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The Letter

Writing 101 Assignment: You read it a letter. It affects you deeply, and you wish it could be returned to the person to which it’s addressed. Write a story about this encounter. Today’s twist: Approach this post in as few words as possible.


The social worker brought a letter. Their family finally made contact. 

Should I burn it?



Adoption = Hypervigilance

Social worker to Hubby: “Your wife is hyper-vigilant. She needs to relax.”

Honestly, getting appropriate services for our foster kiddos was all I wanted…but six months from retirement, the social worker wasn’t feeling the urge to do more than minimum. She made that statement to my husband, right in front of me, as though I weren’t in the room.

As you begin the adoption process, be prepared to advocate for your child(ren). In our case, the social workers who weren’t jaded and unconcerned were overworked and overwhelmed. Even the Guardian ad Litem (GAL), an individual appointed by the court to represent the child’s best interests, didn’t seem to understand the definition of her own title.

I tried going “over” our social worker’s head by contacting the GAL prior to one of our court dates.  She agreed to come to court with me. The social worker arrived, dressed in jeans and a stained top.  I was encouraged, feeling confident in my suit. The GAL finally arrived, minutes before our scheduled time in court. I no longer felt secure.

Let’s just say that she had once been a hippie…and forgot to stop.  Stringy, badly dyed long hair, Lennon glasses, big floppy, flowy outfit. She may have spent the 60’s in a van without showers; the habit (or lack of) apparently continued to the present.  I was concerned, to say the least. Then, she walked right past my offered handshake and embraced the social worker.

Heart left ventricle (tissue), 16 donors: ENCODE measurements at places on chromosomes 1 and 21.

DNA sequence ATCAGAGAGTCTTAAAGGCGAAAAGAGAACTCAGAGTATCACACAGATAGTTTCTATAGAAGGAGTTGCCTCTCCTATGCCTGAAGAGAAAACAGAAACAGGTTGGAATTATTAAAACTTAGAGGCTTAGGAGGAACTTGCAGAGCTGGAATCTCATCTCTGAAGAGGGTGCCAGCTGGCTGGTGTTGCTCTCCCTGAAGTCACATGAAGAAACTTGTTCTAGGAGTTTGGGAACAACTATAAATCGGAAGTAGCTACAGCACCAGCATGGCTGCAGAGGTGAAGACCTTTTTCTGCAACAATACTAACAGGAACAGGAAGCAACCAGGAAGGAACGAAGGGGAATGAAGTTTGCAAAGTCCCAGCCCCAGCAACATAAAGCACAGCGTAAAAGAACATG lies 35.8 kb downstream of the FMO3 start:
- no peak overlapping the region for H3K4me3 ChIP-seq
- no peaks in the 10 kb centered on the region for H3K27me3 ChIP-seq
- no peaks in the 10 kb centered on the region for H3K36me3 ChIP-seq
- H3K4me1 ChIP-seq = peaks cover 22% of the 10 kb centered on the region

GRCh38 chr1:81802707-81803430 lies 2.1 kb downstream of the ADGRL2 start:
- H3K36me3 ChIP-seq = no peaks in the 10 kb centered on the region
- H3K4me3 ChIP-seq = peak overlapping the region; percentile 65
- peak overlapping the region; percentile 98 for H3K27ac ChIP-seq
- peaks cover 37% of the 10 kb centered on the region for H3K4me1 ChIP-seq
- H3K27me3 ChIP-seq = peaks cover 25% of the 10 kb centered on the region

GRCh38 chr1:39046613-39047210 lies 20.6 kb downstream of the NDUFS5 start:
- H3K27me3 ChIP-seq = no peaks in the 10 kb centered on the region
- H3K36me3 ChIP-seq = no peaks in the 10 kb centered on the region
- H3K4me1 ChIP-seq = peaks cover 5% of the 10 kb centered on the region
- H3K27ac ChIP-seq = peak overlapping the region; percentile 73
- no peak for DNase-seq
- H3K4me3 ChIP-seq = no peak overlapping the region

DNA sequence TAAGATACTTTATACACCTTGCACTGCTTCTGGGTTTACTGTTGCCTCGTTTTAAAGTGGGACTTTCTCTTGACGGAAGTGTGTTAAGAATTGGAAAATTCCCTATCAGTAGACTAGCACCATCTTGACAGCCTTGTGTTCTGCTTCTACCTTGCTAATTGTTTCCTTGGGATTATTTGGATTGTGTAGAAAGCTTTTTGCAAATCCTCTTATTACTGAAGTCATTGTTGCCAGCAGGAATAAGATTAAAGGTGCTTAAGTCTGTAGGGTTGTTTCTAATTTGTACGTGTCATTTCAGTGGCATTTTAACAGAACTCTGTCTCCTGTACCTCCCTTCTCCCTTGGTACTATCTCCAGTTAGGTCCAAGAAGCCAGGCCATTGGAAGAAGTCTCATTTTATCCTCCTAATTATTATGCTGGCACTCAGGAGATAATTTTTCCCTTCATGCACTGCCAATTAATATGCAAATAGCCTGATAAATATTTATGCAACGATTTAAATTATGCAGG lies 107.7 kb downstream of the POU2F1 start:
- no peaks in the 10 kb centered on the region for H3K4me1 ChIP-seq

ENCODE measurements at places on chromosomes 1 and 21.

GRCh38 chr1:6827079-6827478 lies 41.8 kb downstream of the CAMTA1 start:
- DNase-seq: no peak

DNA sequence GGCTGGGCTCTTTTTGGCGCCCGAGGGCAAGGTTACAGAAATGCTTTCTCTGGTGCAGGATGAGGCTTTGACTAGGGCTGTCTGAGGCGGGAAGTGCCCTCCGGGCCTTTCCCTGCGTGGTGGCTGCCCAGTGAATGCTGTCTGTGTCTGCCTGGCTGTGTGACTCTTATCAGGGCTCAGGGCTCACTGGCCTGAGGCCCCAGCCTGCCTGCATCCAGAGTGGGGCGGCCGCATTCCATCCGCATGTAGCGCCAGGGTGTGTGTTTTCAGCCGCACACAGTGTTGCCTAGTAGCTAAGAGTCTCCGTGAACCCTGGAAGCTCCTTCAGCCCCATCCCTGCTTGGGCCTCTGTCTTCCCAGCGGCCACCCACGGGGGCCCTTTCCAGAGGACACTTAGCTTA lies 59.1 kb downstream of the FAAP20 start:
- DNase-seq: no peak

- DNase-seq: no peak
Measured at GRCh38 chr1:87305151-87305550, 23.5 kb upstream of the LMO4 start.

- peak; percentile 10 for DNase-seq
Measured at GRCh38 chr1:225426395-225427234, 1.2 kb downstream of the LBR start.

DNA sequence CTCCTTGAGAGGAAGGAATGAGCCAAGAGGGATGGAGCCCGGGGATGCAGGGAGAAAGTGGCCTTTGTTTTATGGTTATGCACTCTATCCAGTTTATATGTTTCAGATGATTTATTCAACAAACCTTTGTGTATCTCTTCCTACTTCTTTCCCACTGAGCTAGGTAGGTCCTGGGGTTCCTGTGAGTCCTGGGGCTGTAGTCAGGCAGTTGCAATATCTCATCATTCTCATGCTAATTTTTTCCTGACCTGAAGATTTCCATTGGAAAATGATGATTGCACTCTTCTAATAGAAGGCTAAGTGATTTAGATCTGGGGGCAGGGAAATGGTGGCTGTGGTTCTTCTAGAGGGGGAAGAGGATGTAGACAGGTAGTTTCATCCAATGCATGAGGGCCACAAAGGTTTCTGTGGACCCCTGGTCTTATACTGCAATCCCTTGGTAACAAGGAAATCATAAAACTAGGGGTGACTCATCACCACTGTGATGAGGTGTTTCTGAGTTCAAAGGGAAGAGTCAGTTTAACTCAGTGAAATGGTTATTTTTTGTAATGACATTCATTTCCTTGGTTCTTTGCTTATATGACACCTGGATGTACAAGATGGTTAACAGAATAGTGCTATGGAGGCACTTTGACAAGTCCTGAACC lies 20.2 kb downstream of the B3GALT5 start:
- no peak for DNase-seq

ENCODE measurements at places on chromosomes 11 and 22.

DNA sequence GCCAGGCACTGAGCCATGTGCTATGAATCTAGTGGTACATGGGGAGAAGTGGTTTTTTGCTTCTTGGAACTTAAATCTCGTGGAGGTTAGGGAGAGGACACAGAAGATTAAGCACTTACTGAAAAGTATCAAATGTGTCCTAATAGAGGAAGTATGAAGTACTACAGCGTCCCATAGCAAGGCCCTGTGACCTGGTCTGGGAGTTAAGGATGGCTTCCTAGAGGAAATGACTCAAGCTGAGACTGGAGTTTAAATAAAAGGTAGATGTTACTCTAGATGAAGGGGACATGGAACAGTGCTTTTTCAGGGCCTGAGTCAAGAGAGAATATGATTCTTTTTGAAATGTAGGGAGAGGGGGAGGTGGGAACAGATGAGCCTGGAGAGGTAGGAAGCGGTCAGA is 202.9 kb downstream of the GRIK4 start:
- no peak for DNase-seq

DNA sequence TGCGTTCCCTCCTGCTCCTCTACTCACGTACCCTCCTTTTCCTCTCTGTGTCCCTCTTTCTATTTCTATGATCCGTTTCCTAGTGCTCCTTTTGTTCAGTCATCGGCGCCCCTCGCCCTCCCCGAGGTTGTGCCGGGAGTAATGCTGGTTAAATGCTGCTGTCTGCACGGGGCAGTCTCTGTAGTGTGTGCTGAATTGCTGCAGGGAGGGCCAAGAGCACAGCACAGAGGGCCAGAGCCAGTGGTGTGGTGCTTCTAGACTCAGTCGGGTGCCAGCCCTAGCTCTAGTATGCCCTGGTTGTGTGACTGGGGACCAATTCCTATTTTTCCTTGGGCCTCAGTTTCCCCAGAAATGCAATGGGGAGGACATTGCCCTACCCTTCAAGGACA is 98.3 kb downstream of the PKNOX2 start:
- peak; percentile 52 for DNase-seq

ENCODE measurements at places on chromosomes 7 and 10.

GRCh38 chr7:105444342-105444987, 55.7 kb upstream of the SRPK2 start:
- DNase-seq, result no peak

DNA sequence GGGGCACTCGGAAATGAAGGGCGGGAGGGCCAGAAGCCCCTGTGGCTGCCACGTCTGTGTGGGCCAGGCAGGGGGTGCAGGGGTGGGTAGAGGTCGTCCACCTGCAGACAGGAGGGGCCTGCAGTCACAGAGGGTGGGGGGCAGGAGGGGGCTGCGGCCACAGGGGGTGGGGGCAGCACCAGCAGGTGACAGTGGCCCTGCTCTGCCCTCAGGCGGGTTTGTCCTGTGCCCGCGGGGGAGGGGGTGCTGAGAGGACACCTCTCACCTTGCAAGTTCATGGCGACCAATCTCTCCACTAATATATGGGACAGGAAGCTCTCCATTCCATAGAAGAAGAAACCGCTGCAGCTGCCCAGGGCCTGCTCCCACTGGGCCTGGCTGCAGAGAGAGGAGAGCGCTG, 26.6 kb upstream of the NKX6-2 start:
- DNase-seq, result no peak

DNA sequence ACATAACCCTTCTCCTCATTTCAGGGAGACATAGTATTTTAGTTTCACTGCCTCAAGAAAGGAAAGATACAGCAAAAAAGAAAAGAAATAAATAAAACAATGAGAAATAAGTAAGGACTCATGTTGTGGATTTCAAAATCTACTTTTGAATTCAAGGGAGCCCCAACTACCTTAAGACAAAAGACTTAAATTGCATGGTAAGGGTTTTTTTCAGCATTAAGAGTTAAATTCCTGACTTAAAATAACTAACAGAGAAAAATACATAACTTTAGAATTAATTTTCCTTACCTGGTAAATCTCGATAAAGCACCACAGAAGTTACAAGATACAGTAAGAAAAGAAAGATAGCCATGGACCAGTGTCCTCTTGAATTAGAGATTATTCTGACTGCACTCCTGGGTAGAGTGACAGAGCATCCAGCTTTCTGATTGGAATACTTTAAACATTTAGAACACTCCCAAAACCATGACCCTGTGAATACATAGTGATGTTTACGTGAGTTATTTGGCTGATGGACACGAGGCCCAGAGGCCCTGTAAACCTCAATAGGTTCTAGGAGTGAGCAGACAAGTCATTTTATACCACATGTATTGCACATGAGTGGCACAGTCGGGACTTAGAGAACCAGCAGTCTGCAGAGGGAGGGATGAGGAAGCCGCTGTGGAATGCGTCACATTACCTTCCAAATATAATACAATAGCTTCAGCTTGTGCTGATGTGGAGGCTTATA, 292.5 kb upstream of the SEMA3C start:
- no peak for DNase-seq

Feeling betrayed (and realizing she would not rescue us), I determined to work even harder to make sure the children received every service necessary. Two months later, our social worker called me hyper-vigilant.

Six months later, we received the children’s much-requested medical records.  Mind you, Department of Social Services had been in possession of these records for several years. I read every page.

EVERY page.

Our boy had a heart defect.

Found at birth, then confirmed through  follow-ups at one month and one year, the hole did not appear to be diminishing. He had a follow-up scheduled for his 18 month checkup, but there was no page in the record showing a completed appointment. The social worker paid no attention to the missing medical paperwork.

I noticed.

I took him to the pediatrician, who couldn’t hear a murmur but suggested a follow-up visit with the original specialist.

The specialist couldn’t hear a murmur but suggested an echocardiogram, or echo, a test that creates pictures of the heart with sound waves. The echo showed a significant hole the little guy’s heart.

Our cardiologist said that if I hadn’t noticed the missing document, it’s likely our boy would have died. “This is my specialty, and I couldn’t hear it. Your pediatrician would have never found it. Good thing you are attentive.”

Attentive, indeed. I believe the scientific term is “hyper-vigilant.”

Adoption = Advocacy (Chapter 3: How to Open a Can of Whoop-***)

“You have to consider the source,” opined our social worker. “I mean, the parents didn’t finish school, and obviously their IQs were not…great…so, you really can’t expect much out of these kids. If they graduate high school, you should be celebrating. They will probably never make Cs, much less As and Bs. Lower your expectations and everyone will be happier.”

Our less-than-stellar social worker made this statement when I voiced my concerns about our foster kids’ lack of academic progress. Yes, REALLY.

It’s a prime example of why we should have had a liaison. Unfortunately, we didn’t know enough to ask for one.

Learn from our mistake…even if DSS says, “Sure, you can work directly with us,” find someone to fight for you and the child. You don’t have to go through the expense of an agency–there are non-profits and even court-appointed guardians willing to help. Google “liaison for foster families” and you’ll get “About 368,000 results (0.32 seconds).

If you’re hard-headed (or naive) like me and plan to be your own advocate, prepare yourself for battling burned out/soon-retiring social workers, having sleepless nights and finding steel-gray hairs multiplying on your noggin like rabbits on Cialis.